Nasopharyngeal carcinoma is difficult to detect early. That's probably because the nasopharnyx isn't easy to examine and symptoms of nasopharyngeal carcinoma mimic those of other more common conditions.
Three subtypes of NPC are recognized in the World Health Organisation (WHO) classification :
• type 1: squamous cell carcinoma, typically found in the older adult population
• type 2: non-keratinizing carcinoma
• type 3: undifferentiated carcinoma
Possible noticeable symptoms of nasopharyngeal carcinoma include:
- A lump in your neck caused by a swollen lymph node
- Blood in your saliva
- Bloody discharge from your nose
- Nasal congestion
- Hearing loss
- Frequent ear infections
Staging of Nasophayngeal Carcinoma
Staging of Nasophayngeal Carcinoma is based on clinical and radiologic examination. Most patients present with Stage III or IV disease.
Stage I is a small tumor confined to nasopharynx.
Stage II is a tumor extending in the local area, or that with any evidence of limited neck (nodal) disease.
Stage III is a large tumor with or without neck disease, or a tumor with bilateral neck disease.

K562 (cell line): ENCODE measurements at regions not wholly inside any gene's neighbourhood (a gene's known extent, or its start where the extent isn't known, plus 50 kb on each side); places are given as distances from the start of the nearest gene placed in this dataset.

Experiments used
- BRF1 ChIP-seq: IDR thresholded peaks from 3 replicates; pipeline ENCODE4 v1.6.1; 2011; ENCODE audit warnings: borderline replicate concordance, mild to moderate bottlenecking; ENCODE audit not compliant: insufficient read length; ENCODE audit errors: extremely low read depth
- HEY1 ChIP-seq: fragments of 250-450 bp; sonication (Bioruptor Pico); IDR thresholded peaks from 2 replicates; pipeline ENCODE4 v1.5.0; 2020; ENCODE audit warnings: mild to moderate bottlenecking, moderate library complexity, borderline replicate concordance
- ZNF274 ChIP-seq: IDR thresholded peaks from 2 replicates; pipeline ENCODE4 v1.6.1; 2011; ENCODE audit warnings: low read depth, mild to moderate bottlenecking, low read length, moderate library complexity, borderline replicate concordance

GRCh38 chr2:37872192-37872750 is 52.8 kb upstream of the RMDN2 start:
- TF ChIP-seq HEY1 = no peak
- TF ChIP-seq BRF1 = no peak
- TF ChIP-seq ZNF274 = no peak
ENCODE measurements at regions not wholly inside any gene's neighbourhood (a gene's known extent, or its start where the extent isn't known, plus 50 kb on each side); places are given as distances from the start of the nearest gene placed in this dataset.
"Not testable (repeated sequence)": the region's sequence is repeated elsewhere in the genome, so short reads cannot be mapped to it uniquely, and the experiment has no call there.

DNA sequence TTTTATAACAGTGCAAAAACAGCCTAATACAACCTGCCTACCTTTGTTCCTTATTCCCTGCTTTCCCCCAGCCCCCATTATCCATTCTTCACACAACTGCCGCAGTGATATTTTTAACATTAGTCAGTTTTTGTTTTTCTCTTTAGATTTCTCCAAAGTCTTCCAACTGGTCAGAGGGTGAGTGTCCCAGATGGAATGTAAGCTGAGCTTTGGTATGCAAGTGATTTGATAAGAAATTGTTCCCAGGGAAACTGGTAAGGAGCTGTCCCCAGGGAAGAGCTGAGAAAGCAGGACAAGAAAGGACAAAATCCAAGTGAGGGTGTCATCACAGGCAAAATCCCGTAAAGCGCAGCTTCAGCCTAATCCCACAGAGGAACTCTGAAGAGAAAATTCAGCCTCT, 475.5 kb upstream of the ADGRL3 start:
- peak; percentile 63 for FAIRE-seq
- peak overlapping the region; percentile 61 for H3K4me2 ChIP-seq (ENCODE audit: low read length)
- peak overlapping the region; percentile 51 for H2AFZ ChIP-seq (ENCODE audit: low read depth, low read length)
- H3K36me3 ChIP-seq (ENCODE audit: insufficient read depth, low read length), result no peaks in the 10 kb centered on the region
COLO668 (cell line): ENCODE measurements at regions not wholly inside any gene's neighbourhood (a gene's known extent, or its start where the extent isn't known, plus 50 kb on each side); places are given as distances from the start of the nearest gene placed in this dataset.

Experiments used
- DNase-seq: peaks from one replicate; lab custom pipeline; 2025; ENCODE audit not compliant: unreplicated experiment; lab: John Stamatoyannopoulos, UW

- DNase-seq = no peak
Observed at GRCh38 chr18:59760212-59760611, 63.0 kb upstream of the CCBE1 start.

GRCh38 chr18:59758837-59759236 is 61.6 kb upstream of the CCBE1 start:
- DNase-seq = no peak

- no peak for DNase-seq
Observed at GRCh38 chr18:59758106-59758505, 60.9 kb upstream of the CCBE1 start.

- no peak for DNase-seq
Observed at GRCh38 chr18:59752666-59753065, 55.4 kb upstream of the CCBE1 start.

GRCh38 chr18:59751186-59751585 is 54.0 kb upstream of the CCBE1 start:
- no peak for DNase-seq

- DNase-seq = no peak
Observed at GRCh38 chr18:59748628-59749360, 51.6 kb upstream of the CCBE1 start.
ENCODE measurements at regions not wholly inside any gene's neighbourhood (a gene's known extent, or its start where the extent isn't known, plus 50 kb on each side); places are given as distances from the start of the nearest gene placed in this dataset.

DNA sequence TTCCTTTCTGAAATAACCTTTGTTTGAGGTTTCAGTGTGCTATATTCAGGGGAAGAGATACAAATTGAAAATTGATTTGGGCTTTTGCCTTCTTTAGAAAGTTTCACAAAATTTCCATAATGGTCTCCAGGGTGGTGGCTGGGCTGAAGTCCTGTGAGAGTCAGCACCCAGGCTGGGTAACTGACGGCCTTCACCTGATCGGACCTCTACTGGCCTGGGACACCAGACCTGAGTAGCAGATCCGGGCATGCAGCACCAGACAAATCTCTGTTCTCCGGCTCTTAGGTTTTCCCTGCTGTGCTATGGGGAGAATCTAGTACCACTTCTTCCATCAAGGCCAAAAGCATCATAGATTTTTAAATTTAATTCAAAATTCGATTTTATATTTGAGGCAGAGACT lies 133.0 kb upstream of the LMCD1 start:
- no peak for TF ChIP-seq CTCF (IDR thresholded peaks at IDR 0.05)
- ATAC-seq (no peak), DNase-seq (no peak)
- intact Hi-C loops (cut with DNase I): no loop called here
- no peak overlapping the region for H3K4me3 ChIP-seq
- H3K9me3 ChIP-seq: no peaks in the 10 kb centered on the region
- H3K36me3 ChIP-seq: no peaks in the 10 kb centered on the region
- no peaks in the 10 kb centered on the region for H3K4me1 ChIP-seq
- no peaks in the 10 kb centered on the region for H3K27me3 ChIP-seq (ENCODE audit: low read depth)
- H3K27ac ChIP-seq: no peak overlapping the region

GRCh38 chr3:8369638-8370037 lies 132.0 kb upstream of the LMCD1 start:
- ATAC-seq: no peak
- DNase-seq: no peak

Stage IV is a large tumor involving intracranial or infratemporal regions, an extensive neck disease, and/or any distant metastasis.
No sure way exists to prevent nasopharyngeal carcinoma. However, if you're concerned about your risk of nasopharyngeal carcinoma, you may consider avoiding habits that have been associated with the disease. For instance, you may choose to cut back on the amount of salt-cured foods you eat or avoid these foods altogether.
Treatment for nasopharyngeal carcinoma usually involves radiation therapy, chemotherapy or a combination of the two. You can work with your doctor to determine the exact approach depending on your particular situation.